Now, for something truly depressing/maddening: I had to look twice at my
latest issue of "American Libraries" because I thought the date must have
been "December 1899" not "December 1999." On pgs. 36 and 37, you'll find an
incredibly obtuse Luddite one-two punch.
In the "On My Mind" column by Steve W. Schaefer, director of the Uncle Remus
Reg Library in Madison, GA, he writes: "Lending books to people of all ages
for no charge is the primary role of a public library....I could get rid of
videos--it would be tough--but I would survive....Why don't we cut out the
New Age techno-babble and just admit that books are the essential commodity
in our profession?"
Blood-boiling stuff to be sure, but keep in mind that it is a guest
editorial. More damaging and risible to my mind is "American Libraries"
editor Leonard Kniffel's editorial, "Read and Learn: Two Words That Still
Say It All," in which he states that "In fact, if we ever need to summarize
the mission of libraries for this entire century *and the next* (emphasis
mine) in a word or two we can still do it....the word at the heart of every
library is *read* (emphasis his)."
Obviously, Leonard Kniffel should have the right to speak his own mind as
well. However, I'm pretty concerned when the editor of the membership
magazine for ALA makes a sweeping (and rather dumb) generalization that ipso
facto negates the relevance of key political groups within the ALA
infrastructure--including the Video Round Table.
In looking over the masthead for "American Libraries", I see that the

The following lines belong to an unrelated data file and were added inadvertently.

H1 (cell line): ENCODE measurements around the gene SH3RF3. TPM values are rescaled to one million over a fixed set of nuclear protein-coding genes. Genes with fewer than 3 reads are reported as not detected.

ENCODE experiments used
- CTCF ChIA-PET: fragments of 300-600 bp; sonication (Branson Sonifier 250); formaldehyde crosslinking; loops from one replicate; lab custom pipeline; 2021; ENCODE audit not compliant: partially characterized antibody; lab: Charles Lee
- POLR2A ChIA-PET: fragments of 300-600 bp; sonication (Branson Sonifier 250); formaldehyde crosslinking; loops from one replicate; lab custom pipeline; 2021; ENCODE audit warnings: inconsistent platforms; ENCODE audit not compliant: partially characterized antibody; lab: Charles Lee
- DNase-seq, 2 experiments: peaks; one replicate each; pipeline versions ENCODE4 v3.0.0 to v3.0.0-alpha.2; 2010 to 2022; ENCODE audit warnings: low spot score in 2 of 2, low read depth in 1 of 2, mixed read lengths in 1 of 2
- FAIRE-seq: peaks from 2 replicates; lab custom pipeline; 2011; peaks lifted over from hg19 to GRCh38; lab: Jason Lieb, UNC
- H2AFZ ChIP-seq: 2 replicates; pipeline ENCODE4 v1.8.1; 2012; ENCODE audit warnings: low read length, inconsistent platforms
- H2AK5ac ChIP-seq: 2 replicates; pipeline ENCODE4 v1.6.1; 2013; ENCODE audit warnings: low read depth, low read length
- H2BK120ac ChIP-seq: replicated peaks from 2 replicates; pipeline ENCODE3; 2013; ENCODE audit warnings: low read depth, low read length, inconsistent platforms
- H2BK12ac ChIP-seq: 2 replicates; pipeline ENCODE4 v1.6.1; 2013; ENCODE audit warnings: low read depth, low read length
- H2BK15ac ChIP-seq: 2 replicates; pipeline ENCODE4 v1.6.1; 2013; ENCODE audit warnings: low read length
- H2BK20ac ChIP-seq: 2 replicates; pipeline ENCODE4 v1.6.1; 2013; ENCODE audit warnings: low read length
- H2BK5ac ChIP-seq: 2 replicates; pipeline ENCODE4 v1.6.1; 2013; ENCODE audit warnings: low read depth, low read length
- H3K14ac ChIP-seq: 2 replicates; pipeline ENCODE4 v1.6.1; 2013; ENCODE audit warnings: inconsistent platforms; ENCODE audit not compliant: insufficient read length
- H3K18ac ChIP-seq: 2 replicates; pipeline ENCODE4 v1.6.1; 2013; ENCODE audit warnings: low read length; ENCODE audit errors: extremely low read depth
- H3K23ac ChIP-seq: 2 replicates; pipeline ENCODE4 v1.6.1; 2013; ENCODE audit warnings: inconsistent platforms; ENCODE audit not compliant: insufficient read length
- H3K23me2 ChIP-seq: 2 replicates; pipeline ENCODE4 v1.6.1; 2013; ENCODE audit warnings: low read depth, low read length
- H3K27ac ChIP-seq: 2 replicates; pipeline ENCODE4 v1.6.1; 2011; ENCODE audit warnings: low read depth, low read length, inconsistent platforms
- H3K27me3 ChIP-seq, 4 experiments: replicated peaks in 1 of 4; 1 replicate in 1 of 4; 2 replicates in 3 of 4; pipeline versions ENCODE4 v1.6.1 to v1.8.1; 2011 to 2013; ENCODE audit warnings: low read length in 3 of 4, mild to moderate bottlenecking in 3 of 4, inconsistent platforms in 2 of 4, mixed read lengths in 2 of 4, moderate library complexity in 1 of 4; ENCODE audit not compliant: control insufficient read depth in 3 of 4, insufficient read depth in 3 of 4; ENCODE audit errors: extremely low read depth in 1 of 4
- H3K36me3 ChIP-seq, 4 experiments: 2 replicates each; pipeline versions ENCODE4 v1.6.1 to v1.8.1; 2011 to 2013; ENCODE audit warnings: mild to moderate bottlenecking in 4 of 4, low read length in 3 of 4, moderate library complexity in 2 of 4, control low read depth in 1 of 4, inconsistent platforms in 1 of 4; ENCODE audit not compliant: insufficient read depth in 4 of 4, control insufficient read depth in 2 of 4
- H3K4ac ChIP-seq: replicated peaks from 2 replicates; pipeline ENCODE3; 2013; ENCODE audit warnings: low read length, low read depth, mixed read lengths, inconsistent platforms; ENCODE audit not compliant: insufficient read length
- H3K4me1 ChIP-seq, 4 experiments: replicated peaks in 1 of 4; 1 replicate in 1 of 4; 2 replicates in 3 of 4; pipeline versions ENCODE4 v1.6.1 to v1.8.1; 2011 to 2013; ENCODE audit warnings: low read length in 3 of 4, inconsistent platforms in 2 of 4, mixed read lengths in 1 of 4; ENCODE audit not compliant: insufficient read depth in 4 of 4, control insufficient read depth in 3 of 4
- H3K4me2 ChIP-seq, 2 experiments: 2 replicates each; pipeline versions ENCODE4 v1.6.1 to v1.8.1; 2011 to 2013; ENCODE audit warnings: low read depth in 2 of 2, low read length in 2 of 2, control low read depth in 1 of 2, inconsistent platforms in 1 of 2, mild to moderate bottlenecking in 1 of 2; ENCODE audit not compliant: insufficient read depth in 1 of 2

"editor must assume an obligation to represent the best interests of the
Association *and its units fairly* (emphasis mine) and as fully as
possible..." Somehow, I'm not seeing that happening here.
Now I have to put yet another editorial on the back burner to deal with
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----- Original Message -----
To: Multiple recipients of list <email@example.com>
Sent: Monday, December 06, 1999 7:31 AM
Subject: Re: Interesting prices
> Bravo Milos, Randy et al! This discussion is exactly what the "new
> technology" (internet) can do for us. For years we would offer programs at
> conferences, write journal articles, but nothing approached the
> of this forum for discussion.
> As an observer of this "scene" for a whole bunch of years, it is my
> that for the most part we are dealing with people of good will on both
> of the question. The shrinking of the "educational film" business over the
> past 10 years showsa that the distributors have a real (and sobering)
> point--they cannot live on home video prices in the library market. And
> libraries have a terrible time justifying $300 for a video for a home
> Do I have a solution? No, but I am delighted with the propect of civil
> discourse on the subject! And one area I think we have a chance of
> is that of the availability of straightforward bibliographic information.
> Happy Holidays to everybody,
> Sally Mason-Robinson